People who’d been sober for over a year relapsed from disaster-related stress. Recreational users spiraled into addiction. Patients in treatment for opioid addiction, unable to make it to the clinic, turned to heroin. “The drug becomes your coping mechanism,” she said.

And in Caguas, Puerto Rico, a psychologist treating opioid addiction noticed a similar uptick. Hurricane Maria had hit Puerto Rico as a Category 4 storm in 2017, creating an estimated $90 billion in damage and causing the deaths of about 3,000 people.

“After the hurricane, we didn’t have electricity, we didn’t have water, we didn’t have food. People lost their homes,” said Dr. Luis Roman, director of mental health services at Corporacion SANOS, a health center that offers medication-assisted treatment for patients addicted to opioids.

“In people who [had previously] used drugs, that increased the relapse in their use of opioids, and other drugs, too.”

James Moore, an emergency room doctor at Enloe Medical Center in Chico, hesitated to draw hard conclusions about what he’s seen since the Camp Fire, but he did offer a similar speculation: “I don’t know if a tragedy would necessarily get people started on opioids,” he said. “My guess is that patients with previous experience on them are now becoming more abusive of those medications.”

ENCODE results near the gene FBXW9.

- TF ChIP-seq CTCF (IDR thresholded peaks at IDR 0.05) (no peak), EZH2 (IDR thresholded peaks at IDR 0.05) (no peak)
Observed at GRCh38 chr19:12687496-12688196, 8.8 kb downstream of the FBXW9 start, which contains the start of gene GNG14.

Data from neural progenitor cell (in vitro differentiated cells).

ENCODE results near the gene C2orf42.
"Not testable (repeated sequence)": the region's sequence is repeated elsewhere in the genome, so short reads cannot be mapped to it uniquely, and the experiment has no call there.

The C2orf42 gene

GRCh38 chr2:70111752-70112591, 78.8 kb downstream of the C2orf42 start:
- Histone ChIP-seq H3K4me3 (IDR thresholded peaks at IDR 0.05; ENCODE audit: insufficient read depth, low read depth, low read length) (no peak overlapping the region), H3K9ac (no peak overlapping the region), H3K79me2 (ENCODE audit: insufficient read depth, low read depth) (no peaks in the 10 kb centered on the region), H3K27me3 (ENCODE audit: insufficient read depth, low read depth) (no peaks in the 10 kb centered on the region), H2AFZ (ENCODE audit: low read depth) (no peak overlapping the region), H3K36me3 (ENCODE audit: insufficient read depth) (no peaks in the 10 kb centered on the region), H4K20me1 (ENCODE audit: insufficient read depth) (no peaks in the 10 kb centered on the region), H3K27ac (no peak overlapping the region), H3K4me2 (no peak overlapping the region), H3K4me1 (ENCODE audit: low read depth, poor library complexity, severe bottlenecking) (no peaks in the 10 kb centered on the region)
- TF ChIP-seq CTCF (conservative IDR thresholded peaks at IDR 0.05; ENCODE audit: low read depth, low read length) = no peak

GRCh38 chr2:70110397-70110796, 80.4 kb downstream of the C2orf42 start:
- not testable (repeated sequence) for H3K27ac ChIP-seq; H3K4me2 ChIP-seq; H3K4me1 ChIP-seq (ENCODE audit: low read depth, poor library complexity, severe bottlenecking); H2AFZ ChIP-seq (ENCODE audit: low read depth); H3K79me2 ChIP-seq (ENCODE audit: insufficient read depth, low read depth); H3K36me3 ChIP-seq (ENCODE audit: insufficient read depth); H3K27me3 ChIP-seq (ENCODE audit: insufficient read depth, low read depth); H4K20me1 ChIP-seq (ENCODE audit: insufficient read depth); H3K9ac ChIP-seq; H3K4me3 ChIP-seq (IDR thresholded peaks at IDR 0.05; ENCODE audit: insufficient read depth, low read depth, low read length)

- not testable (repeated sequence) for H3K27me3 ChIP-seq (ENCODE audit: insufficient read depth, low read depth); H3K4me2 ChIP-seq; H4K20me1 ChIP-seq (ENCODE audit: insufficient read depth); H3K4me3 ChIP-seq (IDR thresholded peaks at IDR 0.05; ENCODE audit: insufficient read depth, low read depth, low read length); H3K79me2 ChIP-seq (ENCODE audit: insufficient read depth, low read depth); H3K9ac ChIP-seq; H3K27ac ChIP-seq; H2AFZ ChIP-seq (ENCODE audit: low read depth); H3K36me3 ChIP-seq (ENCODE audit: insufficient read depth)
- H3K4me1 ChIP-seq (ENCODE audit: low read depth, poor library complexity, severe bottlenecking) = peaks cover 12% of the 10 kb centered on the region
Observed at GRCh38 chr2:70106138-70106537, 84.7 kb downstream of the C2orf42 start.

The Consequences of Disaster

In other words: For some people already struggling with opioid addiction, a natural disaster may cause a relapse – even an overdose.

Evidence already suggests that substance abuse increases in the wake of a catastrophe, natural or otherwise.

According to Imelda Moise, a health geographer at the University of Miami, people who experience natural disasters are more likely to develop mental health issues, including depression, anxiety, and post-traumatic stress disorder. Substance use disorder rates, in turn, are higher among people experiencing mental health issues.

“People are traumatized; they are seeking different ways to cope,” Moise said.